Research Fellows in Appetite and Energy Balance

Are you an ambitious post-doctoral researcher with an interest in appetite and energy balance? Do you want to be part of a large inter-disciplinary research project examining how changes in appetite, energy intake and energy expenditure oppose weight loss? Do you have a background in human nutrition or physiology, exercise science or physical activity, psychology, or another health-related discipline? 

This is an exciting opportunity for two ambitious and motivated individuals to work on a four-year research project, funded by a UKRI Future Leaders Fellowship (PI; Dr Mark Hopkins), examining how changes in human appetite, energy intake and energy expenditure oppose dietary-induced weight loss. The project will integrate measures of whole-body and tissue-organ composition and energy expenditure with physiological and psychological measures of appetite, and free-living energy balance tracking technology will be used to measure energy intake and expenditure outside of the laboratory. We are looking for individuals with experience of conducting health-related research in humans. The successful candidates will be responsible for the management of day-to-day research activities, including participant recruitment, data collection, quantitative data analysis, manuscript writing, and outcome dissemination.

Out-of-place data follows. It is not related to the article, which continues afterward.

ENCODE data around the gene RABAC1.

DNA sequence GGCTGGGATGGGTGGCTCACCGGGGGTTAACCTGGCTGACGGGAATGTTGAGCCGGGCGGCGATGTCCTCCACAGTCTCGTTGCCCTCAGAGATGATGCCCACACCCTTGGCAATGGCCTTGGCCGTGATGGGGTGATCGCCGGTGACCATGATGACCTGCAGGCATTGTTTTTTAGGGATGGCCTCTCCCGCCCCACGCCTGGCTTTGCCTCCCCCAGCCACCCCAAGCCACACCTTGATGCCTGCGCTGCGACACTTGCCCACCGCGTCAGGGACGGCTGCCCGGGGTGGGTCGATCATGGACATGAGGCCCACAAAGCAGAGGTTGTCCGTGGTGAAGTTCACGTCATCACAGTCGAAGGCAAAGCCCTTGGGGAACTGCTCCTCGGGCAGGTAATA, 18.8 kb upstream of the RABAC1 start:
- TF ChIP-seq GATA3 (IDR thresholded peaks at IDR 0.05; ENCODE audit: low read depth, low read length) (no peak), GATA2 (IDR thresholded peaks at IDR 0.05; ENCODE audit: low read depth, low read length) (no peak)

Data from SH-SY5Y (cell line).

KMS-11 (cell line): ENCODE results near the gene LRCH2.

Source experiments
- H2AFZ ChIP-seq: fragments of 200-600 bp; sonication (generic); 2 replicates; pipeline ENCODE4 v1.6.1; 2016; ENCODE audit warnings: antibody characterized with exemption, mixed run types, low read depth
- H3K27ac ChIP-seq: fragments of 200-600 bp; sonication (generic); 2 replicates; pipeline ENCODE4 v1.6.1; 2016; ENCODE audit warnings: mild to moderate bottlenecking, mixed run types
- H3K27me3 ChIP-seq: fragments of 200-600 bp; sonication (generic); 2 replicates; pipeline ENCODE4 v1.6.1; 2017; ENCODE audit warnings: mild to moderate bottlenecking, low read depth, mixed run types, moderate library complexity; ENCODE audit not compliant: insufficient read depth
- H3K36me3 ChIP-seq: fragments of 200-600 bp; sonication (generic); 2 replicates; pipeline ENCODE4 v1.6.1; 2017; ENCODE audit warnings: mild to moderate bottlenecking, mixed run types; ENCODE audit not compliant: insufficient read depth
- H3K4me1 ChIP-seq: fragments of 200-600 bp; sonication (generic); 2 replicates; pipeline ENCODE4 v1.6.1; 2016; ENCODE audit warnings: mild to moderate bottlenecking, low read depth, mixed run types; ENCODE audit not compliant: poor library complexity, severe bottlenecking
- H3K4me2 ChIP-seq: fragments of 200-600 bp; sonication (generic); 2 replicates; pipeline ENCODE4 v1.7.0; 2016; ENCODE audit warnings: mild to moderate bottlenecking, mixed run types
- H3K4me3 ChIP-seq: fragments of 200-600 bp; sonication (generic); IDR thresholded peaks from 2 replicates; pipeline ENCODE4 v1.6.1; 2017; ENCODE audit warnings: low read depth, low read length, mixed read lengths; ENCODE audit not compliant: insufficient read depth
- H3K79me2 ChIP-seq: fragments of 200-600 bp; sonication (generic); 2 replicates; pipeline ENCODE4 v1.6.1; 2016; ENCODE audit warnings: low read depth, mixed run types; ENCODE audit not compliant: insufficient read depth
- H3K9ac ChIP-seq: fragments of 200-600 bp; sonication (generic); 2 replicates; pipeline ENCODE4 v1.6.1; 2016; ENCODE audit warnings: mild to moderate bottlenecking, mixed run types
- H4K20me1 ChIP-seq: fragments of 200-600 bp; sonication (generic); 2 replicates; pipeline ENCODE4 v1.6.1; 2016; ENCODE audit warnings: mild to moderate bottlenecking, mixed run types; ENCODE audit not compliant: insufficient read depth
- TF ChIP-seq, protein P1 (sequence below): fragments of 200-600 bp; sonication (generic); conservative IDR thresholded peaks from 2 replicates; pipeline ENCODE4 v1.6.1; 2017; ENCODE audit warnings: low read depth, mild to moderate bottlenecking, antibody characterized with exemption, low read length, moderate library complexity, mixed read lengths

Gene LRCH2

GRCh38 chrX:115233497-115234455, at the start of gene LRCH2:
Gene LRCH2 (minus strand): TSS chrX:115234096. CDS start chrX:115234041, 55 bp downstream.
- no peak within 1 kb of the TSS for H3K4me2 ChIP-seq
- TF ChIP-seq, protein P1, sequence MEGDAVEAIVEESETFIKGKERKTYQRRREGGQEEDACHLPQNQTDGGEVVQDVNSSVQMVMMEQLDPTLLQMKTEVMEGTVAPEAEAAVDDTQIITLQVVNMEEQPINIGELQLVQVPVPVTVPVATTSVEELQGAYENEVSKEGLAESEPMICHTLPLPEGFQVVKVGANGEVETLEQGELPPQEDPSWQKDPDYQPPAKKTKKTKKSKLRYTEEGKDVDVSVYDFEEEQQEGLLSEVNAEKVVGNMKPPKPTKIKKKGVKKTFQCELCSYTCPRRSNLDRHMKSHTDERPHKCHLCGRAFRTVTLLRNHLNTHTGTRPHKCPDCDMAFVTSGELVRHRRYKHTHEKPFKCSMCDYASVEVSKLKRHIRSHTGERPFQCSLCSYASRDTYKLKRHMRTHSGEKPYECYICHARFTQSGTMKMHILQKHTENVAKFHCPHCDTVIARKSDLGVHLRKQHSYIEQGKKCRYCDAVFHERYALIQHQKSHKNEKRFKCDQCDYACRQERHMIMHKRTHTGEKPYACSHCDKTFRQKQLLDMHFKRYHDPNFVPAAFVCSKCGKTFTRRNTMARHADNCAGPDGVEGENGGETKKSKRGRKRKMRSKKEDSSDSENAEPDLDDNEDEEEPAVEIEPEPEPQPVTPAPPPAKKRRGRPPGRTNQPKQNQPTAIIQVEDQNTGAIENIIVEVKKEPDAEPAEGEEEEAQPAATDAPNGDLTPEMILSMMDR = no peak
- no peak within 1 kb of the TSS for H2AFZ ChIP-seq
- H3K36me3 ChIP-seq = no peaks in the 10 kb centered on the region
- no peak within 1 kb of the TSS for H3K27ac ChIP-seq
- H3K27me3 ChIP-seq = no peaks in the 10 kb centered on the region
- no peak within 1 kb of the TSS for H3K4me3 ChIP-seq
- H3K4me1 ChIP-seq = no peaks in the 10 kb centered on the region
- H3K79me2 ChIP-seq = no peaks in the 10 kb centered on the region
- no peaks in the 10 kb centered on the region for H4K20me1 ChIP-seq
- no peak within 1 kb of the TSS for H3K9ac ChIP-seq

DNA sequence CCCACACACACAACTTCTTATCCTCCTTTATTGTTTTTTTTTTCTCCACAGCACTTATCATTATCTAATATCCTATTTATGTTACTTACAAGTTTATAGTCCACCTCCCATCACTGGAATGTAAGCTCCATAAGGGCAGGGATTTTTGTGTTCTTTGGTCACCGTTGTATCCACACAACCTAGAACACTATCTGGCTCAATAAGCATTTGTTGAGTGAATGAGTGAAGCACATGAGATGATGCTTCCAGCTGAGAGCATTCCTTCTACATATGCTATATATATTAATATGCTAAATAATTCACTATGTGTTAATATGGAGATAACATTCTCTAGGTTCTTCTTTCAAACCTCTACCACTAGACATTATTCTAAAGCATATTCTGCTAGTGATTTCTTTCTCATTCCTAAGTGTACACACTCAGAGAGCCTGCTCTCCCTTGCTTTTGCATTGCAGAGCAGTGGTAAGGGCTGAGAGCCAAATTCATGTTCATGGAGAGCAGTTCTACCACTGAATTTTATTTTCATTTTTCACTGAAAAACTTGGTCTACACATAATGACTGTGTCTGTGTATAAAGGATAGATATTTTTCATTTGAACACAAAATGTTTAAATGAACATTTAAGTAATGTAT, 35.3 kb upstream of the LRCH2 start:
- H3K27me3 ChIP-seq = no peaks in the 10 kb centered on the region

There are two posts available, and the ideal candidates will have knowledge and experience of body composition, physical activity and/or energy expenditure (e.g., accelerometers or indirect calorimetry), appetite or food intake, or psychological and behavioural measures of health in humans. Experience of collecting and processing biological samples such as urine or blood (e.g., venepuncture or cannulation) in humans is also desirable, as is experience of analysing complex quantitative data.

The project will be led by Dr. Mark Hopkins in the School of Food Science and Nutrition, University of Leeds, but will work closely with members of the Appetite Control & Energy Balance research group (Prof. James Stubbs). The successful candidates will work with the project PI (Dr. Mark Hopkins) to develop their own research area within the broader objectives of the project, generating and pursuing original research ideas where appropriate. They will be supported in their development with tailored personal development plans that focus on the skills and experience needed to progress their chosen career paths.

To explore the post further or for any queries you may have, please contact: 

Dr Mark Hopkins, Associate Professor of Nutritional Physiology


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